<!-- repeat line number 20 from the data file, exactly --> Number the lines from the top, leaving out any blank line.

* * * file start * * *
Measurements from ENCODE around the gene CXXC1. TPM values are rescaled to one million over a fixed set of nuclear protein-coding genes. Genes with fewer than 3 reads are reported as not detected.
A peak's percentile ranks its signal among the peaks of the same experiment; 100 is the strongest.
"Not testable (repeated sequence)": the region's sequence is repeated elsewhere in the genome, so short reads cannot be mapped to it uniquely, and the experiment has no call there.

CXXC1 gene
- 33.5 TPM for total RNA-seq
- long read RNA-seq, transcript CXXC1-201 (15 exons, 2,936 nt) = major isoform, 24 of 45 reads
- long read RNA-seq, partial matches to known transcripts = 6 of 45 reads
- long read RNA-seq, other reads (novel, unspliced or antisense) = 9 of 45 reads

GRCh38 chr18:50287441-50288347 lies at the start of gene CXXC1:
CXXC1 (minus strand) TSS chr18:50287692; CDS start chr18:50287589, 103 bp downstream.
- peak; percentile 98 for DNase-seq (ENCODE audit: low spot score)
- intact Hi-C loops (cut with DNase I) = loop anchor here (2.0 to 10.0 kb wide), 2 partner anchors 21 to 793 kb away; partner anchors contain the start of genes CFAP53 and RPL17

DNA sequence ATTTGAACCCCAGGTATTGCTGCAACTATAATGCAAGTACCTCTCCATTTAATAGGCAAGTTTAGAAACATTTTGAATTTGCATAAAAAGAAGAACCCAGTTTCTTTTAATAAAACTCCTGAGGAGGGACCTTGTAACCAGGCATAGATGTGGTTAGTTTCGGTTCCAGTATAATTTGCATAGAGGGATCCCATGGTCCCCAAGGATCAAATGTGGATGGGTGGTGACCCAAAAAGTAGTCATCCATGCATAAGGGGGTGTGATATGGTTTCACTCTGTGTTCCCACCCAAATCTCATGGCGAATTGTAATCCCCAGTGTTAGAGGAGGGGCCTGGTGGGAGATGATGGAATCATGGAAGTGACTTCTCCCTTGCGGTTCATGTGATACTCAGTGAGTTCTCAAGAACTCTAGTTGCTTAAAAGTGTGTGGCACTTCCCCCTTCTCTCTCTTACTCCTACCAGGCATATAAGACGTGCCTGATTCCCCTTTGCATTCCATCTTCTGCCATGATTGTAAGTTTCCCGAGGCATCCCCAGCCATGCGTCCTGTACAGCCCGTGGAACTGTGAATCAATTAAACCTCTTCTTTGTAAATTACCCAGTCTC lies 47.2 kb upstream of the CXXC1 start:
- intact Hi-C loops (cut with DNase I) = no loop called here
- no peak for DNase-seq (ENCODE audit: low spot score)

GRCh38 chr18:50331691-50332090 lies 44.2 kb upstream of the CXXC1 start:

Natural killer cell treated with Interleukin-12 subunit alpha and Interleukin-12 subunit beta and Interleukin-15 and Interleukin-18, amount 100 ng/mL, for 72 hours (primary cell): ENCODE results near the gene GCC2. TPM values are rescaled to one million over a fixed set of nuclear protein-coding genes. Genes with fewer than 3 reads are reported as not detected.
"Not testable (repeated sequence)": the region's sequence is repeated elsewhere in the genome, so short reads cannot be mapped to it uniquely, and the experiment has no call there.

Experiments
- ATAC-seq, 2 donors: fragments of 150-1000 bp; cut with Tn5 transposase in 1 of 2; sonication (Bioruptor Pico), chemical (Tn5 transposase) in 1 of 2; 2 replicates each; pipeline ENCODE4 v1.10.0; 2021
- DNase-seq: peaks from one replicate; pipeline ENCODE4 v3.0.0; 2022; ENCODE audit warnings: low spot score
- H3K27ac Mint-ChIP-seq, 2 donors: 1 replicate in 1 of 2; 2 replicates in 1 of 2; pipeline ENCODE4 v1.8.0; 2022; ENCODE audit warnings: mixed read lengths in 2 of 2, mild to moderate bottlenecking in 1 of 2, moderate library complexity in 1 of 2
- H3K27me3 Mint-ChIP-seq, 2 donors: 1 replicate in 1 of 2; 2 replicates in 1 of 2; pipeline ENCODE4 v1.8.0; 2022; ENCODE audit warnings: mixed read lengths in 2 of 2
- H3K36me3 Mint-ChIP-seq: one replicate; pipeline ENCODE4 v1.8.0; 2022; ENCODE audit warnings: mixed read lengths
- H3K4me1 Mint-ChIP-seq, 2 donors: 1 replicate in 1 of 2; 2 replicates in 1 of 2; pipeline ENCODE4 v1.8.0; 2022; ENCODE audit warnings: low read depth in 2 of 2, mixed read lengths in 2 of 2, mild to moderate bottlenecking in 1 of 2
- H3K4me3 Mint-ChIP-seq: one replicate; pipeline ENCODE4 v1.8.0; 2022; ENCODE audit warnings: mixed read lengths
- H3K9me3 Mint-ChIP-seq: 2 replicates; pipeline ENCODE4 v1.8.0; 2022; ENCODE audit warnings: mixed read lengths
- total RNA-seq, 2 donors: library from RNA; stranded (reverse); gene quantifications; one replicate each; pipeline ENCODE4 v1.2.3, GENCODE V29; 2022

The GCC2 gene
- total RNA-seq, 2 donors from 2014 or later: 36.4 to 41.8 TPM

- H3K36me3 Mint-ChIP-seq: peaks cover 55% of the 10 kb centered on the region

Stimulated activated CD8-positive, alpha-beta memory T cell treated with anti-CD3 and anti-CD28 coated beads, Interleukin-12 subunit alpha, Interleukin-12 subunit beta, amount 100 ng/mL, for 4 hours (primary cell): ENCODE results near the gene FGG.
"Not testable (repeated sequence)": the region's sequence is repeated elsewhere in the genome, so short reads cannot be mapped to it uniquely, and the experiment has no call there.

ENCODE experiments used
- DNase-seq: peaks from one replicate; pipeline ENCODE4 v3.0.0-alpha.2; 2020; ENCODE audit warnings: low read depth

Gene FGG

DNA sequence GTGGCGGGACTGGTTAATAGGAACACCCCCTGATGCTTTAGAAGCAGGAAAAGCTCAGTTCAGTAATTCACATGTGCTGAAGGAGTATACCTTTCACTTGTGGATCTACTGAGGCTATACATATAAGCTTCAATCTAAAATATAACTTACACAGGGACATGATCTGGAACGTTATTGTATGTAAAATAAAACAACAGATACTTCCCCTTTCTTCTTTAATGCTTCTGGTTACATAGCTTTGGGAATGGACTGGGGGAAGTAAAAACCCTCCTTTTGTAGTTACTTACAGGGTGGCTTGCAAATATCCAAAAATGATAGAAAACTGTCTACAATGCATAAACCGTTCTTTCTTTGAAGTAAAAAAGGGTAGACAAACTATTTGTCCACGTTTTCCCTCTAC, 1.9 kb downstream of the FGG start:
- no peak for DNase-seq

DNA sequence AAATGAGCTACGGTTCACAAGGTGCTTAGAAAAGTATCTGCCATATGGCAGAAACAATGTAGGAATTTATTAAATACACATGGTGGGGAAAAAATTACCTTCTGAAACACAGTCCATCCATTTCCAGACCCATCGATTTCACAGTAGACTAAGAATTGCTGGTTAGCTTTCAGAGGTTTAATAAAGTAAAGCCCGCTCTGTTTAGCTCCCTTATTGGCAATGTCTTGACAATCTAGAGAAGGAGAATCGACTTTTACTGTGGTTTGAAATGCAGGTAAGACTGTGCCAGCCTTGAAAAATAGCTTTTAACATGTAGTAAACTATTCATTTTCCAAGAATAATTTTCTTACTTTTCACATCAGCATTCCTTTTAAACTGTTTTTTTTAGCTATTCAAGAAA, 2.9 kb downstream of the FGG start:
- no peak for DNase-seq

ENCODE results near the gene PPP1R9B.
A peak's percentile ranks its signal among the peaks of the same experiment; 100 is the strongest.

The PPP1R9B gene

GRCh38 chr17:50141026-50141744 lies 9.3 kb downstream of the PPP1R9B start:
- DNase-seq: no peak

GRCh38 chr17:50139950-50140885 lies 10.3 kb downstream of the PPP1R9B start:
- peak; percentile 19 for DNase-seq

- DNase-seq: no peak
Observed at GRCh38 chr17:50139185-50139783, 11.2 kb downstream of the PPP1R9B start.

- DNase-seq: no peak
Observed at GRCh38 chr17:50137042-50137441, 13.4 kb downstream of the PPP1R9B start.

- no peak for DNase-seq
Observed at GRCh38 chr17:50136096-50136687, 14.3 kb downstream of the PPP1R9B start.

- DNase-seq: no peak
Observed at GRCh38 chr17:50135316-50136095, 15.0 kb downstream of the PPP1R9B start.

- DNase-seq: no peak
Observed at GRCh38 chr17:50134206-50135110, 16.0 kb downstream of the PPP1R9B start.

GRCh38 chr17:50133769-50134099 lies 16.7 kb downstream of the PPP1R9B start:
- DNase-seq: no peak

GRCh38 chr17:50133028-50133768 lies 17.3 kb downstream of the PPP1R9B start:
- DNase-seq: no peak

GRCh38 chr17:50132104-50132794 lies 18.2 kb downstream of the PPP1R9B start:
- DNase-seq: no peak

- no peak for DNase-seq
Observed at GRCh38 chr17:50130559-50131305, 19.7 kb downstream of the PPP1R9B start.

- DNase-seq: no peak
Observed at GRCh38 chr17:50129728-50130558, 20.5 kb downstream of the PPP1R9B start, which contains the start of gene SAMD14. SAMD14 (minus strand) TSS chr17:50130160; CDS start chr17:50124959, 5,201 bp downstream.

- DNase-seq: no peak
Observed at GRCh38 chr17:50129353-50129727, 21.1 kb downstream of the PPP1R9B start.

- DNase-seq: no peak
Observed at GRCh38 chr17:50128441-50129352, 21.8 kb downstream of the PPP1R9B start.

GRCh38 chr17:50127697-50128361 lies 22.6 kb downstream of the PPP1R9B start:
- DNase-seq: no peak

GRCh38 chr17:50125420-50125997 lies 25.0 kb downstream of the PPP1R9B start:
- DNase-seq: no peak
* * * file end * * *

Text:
- ATAC-seq, 2 donors: fragments of 150-1000 bp; cut with Tn5 transposase in 1 of 2; sonication (Bioruptor Pico), chemical (Tn5 transposase) in 1 of 2; 2 replicates each; pipeline ENCODE4 v1.10.0; 2021